The Maple Ridge RCMP were now sending a police officer to check it out some the employee continues on his work schedule, and eventually leaves the boat ramp area. The vehicle was still parked and vacant on the ramp as he left.
More minutes go by and now this same employee circles back to the boat launch as much out of curiosity as anything else, but as he approaches the general vicinity of the boat launch, he meets the suspicious vehicle, now heading out of the park, this time driving at about 80 kms an hour. He later describes the vehicle as “large”, and “blue or grey” in colour.
Needless to say by the time the RCMP patrol they do not find the vehicle. Too much time had passed prior to their arrival. The officer concludes his file, typing GOA into the electronic dispatch system. A routine call had ended with little or no effort.
Laura and Randy press on with their inquiries, and they learn from one employee that he thought they had written down the plate number, possibly on one of the park log books, but he could not be certain. They decide to go back with the employee, now with their interest slightly peeked, to try and locate the logbook. Sure enough they find the logbook. And there in a corner of the book, under the date of October 2nd, there is a hand written inscription, written at an angle along the edge of the page simply stating “DRE -666”. Clearly a licence plate number.
Now hearing the numbers 666, if you don’t know, it is often referred to as the number of the “Beast” in the New Testament; a symbol of the devil, or used to invoke the devil, a symbol of the anti-christ. So at this stage of the story it gives me a bit of a pause and I look at my story teller with a raised eyebrow. To say that I was not in the mood for a black humoured prank would have been an understatement. “No, No” Gary says, picking up on my look. And then he goes on with the story.
The vehicle licence plate, now checked, comes back to a 1971 Chevrolet Impala ( a big boat of a car would be a fitting description), green, and the registered owner was one:
Shane Ertmoed, born December 22nd, 1977. making him 23 years old at this time. The vehicle was associated through registration records to an address in Vernon.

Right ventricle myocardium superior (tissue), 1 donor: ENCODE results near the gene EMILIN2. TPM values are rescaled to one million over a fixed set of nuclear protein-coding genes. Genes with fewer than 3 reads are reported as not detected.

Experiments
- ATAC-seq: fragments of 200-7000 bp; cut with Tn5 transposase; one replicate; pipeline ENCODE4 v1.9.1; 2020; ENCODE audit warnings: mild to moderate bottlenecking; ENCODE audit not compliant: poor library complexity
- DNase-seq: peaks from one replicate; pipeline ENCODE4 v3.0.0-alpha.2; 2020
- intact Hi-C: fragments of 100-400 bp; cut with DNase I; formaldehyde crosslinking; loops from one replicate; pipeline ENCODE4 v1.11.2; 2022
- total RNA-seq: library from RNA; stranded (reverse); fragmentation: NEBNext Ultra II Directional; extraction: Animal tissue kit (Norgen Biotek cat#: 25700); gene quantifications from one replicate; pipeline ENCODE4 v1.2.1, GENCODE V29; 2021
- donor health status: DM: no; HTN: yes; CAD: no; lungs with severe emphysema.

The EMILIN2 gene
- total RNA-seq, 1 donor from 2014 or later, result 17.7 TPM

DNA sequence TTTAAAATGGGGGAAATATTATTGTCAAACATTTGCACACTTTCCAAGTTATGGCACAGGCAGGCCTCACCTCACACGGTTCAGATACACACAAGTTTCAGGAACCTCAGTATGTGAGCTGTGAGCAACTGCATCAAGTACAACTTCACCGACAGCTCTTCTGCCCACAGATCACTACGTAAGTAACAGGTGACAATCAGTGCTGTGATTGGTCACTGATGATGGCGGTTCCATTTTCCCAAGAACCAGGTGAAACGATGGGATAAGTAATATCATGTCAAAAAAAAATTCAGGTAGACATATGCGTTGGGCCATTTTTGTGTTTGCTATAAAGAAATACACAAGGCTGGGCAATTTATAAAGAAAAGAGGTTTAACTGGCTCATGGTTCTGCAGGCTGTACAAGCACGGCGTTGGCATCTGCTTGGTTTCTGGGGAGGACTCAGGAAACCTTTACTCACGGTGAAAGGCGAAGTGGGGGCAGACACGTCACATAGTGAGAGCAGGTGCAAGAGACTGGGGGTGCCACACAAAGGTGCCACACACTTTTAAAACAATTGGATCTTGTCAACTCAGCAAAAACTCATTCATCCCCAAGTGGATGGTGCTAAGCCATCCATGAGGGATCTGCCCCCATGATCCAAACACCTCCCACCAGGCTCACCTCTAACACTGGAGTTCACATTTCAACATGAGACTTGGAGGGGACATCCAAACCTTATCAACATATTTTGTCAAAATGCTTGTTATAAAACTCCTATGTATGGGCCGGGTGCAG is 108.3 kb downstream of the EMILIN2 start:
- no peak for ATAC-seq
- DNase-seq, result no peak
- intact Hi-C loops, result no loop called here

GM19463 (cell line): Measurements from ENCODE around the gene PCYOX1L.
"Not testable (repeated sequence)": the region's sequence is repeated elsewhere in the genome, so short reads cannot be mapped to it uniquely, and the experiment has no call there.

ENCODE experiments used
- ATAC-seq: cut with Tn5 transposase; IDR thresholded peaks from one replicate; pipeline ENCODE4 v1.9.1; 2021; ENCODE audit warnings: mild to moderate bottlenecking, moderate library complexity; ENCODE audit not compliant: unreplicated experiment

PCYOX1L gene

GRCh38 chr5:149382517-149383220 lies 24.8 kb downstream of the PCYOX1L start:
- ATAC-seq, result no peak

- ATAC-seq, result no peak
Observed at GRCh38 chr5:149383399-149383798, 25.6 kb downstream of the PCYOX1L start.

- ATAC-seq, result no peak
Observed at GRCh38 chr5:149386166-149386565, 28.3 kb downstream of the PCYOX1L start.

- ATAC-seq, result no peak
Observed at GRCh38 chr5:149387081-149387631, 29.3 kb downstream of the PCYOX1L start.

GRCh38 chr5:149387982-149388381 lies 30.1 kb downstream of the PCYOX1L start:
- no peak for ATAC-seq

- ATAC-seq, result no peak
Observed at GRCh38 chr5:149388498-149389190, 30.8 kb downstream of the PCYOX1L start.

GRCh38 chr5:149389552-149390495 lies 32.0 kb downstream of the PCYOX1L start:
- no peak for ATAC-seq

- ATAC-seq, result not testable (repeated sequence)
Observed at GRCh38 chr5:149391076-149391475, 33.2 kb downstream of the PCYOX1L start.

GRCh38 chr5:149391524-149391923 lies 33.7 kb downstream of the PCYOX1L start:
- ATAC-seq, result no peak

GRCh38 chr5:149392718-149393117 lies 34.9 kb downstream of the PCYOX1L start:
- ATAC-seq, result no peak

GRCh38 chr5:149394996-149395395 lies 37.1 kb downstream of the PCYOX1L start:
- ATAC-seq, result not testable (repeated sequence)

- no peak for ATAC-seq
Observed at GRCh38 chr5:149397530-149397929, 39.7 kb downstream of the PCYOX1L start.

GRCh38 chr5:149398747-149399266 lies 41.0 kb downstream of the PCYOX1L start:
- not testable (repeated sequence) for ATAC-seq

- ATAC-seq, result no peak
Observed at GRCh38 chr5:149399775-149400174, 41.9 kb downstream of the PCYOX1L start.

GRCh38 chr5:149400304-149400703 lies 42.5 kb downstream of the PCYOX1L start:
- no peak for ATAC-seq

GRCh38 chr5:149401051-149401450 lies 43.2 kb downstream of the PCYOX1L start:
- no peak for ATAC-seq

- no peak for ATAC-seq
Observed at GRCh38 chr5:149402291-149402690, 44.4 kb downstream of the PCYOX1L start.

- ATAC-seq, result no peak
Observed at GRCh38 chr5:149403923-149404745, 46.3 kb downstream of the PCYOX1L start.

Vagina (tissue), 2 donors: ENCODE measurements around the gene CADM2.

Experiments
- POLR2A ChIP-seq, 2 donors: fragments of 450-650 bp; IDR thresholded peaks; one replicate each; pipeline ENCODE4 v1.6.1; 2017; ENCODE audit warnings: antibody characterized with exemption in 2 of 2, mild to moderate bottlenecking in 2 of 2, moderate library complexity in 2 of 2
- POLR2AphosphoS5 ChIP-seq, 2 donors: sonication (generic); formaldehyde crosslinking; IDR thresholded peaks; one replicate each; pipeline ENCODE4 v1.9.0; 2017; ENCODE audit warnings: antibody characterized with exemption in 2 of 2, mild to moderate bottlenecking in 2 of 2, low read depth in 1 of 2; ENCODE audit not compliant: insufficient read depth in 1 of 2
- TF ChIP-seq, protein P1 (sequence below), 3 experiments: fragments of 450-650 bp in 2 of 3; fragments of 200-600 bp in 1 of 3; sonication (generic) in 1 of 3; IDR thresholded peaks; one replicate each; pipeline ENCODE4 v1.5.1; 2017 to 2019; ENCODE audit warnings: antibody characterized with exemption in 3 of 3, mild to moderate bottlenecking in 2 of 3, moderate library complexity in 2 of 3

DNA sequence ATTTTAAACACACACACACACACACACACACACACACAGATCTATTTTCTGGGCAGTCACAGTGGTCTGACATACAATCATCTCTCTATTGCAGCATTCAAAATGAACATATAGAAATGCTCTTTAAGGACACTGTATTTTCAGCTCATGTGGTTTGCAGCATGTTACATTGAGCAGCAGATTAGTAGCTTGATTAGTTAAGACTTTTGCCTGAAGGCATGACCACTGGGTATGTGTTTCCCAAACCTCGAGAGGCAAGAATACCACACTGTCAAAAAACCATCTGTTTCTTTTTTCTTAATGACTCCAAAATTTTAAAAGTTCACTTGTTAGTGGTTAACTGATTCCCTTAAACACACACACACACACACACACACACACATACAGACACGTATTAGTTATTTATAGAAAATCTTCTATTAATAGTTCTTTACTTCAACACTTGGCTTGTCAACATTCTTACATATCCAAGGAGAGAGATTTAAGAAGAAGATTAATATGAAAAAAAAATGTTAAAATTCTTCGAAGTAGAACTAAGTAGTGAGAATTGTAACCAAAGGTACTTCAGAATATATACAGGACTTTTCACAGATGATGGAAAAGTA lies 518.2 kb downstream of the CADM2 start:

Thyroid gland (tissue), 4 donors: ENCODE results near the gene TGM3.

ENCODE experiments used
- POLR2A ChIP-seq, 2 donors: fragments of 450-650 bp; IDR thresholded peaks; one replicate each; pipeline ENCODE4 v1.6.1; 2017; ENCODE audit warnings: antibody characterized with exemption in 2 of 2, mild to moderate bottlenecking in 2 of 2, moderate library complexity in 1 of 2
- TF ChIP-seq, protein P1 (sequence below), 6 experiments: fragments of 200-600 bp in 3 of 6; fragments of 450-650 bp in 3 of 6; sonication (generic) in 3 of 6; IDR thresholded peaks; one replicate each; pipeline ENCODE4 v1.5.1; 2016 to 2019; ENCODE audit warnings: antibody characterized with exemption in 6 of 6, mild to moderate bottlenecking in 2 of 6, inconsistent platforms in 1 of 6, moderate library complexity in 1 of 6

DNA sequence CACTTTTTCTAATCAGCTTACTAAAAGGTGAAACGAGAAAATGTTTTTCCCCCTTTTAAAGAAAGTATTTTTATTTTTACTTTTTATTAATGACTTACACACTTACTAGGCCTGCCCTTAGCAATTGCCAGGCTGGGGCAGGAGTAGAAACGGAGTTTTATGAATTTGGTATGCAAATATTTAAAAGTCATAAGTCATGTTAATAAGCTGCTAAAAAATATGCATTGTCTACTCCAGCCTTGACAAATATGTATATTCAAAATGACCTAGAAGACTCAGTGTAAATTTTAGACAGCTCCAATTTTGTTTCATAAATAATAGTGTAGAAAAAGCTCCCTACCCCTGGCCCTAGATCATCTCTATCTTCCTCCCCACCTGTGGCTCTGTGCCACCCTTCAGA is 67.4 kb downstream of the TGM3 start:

But it got better, as Gary continued. They had learned on October 2nd, one day after the disappearance of Heather, and on the day that the vehicle was spotted in Golden Ears Park, Mr. Ertmoed had renewed his drivers licence, and dutifully provided his new address, which was now:
Unit #8 at 17700 60th Avenue, Cloverdale, British Columbia. The same address as Heather’s complex.
We both exhaled, and I sat back in the chair, Gary just looking at me. A few seconds went by in silence as if by talking we would have broken a magic spell, the news too good to be true. If I was tired before, that was now all gone. A nervous energy began to build in both Chris and I, as we began to realize the enormity of this information. We may have just caught the the break of our lives. Another mistake by the suspect may have just been uncovered, a big mistake.
Coincidence is defined as a remarkable concurrence of events or circumstances without apparent causal connection. I don’t believe in coincidences, never have, and I did not believe for a moment that this was going to turn out to be a coincidence.
Was it possible that an individual named Shane Ertmoed, who lived in the same complex as Heather, just happened to go for a drive in a park some 40 kilometres away, one day after her disappearance, and it was the same remote park where Heather was found half-naked floating face down in the lake?
Although all the neurons were now firing, I still needed to restrain initial impulses, needed to be alive to it actually being a coincidence and nothing more. I needed to be alive to the fear of all investigators, the dreaded “tunnel vision”.
After briefing the investigative team, we all headed home around ten that night, exhausted but needing a rest from the marathon, but a marathon that now had become a head long sprint.
There was also one thought that overrode the excitement of the day, one idea, one realization that seemed to be intent on beating the investigative break Gods into submission.
There was no evidence.
We had nothing.
We had a young male that we suspected was involved, but nothing tying him to Heather. No evidence to tie him to the killing in any way, other than proximity to two separate and diverse crime scenes. To know of him, to identify a possible child killer and to not be able to prove it may be a worse fate than not knowing at all.
Exhaustion provided a few hours of sleep, but a very early morning was met with the same mangled thoughts, the testing and re-testing of investigative options, most reviewed and discarded in a few seconds.
But from this filtering and deciphering, this constant give and take, clouded with fatigue, resuscitated by coffee, something emerged.
I now had a plan.
It was a relatively simple plan, a plan reliant on a single elemental investigative tool, but a tool relished by investigators. We still had the element of surprise.